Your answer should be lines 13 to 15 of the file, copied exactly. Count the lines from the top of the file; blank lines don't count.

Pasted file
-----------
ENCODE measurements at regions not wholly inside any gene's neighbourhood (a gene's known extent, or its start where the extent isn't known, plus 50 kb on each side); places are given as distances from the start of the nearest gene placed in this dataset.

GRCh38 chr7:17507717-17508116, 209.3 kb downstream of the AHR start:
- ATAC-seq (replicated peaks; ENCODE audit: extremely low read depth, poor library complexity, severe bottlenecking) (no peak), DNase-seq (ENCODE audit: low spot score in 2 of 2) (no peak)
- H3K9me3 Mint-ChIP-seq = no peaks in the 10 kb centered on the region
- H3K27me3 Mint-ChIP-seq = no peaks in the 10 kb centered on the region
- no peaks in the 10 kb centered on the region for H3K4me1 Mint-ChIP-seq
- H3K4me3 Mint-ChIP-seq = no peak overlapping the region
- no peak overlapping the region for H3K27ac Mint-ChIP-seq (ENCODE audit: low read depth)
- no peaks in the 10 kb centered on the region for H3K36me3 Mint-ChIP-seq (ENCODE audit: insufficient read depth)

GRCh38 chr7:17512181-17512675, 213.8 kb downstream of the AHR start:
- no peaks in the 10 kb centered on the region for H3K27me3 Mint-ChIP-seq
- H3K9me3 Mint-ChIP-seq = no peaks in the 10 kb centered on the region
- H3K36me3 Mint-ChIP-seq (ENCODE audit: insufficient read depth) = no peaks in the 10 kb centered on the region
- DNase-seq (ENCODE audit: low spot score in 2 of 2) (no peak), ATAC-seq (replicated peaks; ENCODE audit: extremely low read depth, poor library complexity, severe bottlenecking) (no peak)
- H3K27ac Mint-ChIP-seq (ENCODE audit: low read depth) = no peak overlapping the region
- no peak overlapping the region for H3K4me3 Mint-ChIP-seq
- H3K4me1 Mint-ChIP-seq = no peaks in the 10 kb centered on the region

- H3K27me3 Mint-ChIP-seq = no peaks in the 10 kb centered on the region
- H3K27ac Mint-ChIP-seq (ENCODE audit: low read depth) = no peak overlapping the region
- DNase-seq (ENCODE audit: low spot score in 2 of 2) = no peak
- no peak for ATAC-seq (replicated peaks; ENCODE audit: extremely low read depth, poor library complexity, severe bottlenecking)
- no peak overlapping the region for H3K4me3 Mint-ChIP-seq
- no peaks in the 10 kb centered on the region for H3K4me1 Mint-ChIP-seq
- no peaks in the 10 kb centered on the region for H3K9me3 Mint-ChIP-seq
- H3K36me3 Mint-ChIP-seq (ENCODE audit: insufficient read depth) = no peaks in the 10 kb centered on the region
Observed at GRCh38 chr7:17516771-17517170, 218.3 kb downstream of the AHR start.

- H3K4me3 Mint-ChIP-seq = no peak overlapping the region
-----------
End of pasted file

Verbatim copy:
- H3K36me3 Mint-ChIP-seq (ENCODE audit: insufficient read depth) = no peaks in the 10 kb centered on the region
- DNase-seq (ENCODE audit: low spot score in 2 of 2) (no peak), ATAC-seq (replicated peaks; ENCODE audit: extremely low read depth, poor library complexity, severe bottlenecking) (no peak)
- H3K27ac Mint-ChIP-seq (ENCODE audit: low read depth) = no peak overlapping the region